Largest Steam Locomotive Builder in the South
Glover Machine Works: Casting a New South
The Glover Machine Works: Casting a New South is an exhibit featuring the only fully restored belt-driven locomotive assembly line in the country. The Glover Machine Works, originally located in Marietta, Georgia, played a significant role in industrializing Georgia after the Civil War by becoming the largest steam locomotive builder in the South. This exhibit gives visitors a fascinating look at the original machining equipment and two restored Glover locomotives in various stages of assembly.
An audio-visual presentation detailing the train building process from start to finish helps visitors experience life as a factory worker while detailed company records provide insight into the management of the Glover Machine Works.
Experience this exhibit and you are sure to come away with a new appreciation for the industry that rebuilt this area after the Civil War and one of the more notable families that drove it.
Glover Machine Works is Founded
James Bolan Glover Jr., a grandson of the family patriarch, was by all accounts a mechanical whiz who came of age when the South needed all the engineers it could get. His father and two uncles were Confederate veterans; young Glover represented the rising generation of New South entrepreneurs who would help shape the region's economic future.
Glover entered Lehigh University, graduating in 1888 with a degree in mechanical engineering. He worked for the Central Railroad in Savannah, Georgia, before securing a job as a master mechanic with the Marietta & North Georgia - a railroad co-founded by his father to tap the marble and mining resources in north Georgia.
Glover quickly recognized a wide-open opportunity to produce the heavy machinery used by the mining and lumber industries. In 1892 he purchased the Phoenix Foundry and Machine Shop. He expanded the facility and rapidly began cultivating a client base. The business, situated in downtown Marietta, was incorporated the next year as Glover Machine Works. In short order, Glover Machine Works was the area's top employer, with 40 workers, and one of the few with a highly skilled workforce.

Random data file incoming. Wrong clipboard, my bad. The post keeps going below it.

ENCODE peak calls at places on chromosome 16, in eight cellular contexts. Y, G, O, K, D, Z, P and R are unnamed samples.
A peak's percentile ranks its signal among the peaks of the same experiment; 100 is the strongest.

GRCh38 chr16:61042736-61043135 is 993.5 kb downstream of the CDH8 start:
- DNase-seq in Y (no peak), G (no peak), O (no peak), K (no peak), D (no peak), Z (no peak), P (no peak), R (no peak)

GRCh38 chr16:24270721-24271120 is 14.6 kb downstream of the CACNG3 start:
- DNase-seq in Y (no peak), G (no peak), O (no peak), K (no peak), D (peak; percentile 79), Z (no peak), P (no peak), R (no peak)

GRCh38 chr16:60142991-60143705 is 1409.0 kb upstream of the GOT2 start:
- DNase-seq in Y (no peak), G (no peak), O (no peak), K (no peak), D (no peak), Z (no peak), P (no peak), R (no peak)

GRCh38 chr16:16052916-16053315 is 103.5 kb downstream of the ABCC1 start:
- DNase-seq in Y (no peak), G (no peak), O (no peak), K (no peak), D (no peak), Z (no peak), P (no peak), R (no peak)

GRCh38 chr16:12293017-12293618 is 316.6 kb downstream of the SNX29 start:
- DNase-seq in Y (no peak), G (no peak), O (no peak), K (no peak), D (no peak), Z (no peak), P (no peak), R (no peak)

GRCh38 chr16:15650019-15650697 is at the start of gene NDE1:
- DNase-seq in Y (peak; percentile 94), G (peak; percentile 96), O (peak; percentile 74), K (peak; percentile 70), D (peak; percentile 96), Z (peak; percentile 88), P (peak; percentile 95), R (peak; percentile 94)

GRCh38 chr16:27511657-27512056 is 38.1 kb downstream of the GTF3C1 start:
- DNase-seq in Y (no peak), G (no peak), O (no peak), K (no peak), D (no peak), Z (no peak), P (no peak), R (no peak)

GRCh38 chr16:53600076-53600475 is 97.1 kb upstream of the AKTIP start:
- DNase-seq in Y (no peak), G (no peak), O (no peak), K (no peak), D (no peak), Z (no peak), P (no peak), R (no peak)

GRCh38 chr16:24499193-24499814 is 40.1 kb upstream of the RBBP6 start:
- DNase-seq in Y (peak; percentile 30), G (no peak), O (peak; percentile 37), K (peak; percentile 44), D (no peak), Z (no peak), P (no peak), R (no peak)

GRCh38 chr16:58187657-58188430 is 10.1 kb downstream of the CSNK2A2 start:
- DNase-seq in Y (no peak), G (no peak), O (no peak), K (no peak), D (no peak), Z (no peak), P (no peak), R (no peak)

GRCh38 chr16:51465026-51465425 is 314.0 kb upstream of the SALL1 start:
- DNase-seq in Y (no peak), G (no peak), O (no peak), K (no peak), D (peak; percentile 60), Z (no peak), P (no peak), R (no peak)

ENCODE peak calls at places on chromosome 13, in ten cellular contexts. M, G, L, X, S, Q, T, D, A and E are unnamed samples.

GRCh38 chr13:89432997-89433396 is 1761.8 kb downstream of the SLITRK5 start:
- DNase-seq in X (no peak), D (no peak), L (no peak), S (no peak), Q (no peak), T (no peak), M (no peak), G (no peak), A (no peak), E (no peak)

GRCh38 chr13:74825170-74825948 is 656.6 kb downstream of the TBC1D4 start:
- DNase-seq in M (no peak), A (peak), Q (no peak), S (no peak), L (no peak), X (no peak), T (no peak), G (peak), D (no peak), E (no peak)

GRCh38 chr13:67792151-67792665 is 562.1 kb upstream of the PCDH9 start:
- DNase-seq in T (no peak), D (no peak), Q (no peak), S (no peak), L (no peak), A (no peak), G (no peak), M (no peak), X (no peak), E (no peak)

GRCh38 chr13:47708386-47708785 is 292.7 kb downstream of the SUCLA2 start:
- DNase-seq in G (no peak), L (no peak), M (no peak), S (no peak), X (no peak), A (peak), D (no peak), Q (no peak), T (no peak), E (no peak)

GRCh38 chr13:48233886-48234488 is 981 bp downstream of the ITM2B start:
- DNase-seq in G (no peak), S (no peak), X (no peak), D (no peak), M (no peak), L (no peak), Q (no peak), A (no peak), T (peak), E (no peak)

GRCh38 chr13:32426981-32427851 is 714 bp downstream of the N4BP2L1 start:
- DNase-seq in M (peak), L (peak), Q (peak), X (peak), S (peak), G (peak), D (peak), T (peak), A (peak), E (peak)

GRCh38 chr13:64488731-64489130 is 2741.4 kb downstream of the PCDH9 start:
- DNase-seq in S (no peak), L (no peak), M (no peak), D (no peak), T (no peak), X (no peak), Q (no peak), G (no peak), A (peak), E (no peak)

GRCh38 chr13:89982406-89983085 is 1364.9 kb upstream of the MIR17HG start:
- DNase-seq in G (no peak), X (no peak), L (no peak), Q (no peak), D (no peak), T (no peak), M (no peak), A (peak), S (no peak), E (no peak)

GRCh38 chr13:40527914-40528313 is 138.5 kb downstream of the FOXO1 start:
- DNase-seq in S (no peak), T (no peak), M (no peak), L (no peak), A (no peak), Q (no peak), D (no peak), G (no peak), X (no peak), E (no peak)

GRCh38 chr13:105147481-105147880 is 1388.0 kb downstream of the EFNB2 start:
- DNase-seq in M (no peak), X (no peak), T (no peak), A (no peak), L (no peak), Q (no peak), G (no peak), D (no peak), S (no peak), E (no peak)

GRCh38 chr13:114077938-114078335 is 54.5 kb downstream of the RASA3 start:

Although Glover Machine Works eventually became best-known for its locomotives, the enterprise was first and foremost a machine shop.
Glover Machine Works started during a period of immense growth in the industrial output of America's factories, forests, and mines. That brought a demand for heavy machinery, and Glover soon was manufacturing full lines of steam-powered machinery and hoisting engines advertised for "all classes of industrial work."
One of its earliest and most popular products was a steam-=powered log skidder. Designed for use in the South's pine and cypress forests, the skidder was a steam-powered winch that dragged logs out of otherwise inaccessible pine forests and cypress swamps.
Glover-built equipment could also be found in the developing mining and quarry industries. Marble-polishing machines, quarry cranes, pulverizing machines, brick machines and machine-molded gearing bearing the Glover name could be found throughout the Southeast.
The company nationally advertised its ability to manufacture or repair virtually any part of a steam locomotive. By 1894, Glover was repairing and rebuilding locomotives made by leading builders such as Vulcan, Davenport, Baldwin, and Porter. The Glover shops were also building railroad-related equipment such as push cars, lever cars, inspection cars and virtually anything else from brake wheels to grate bars.
James Bolan Glover had little time to enjoy his success. He passed away in 1897 at age 33 after suffering a baffling paralysis that defied his doctors' best efforts.
The task of running the company fell to his brother, John Wilder Glover.
The South's Last Steam Locomotive Builder
Its locomotive repair work led Glover Machine Works into the full-scale production of locomotives. The company recognized opportunities in an expanding market for light steam locomotives, primarily to serve the many industrial uses of the early 20th century.
Already equipped with the necessary production assets and well-established as a builder of steam hoisting engines and steam-driven logging skidders, Glover was perfectly positioned to begin manufacturing light steam locomotives.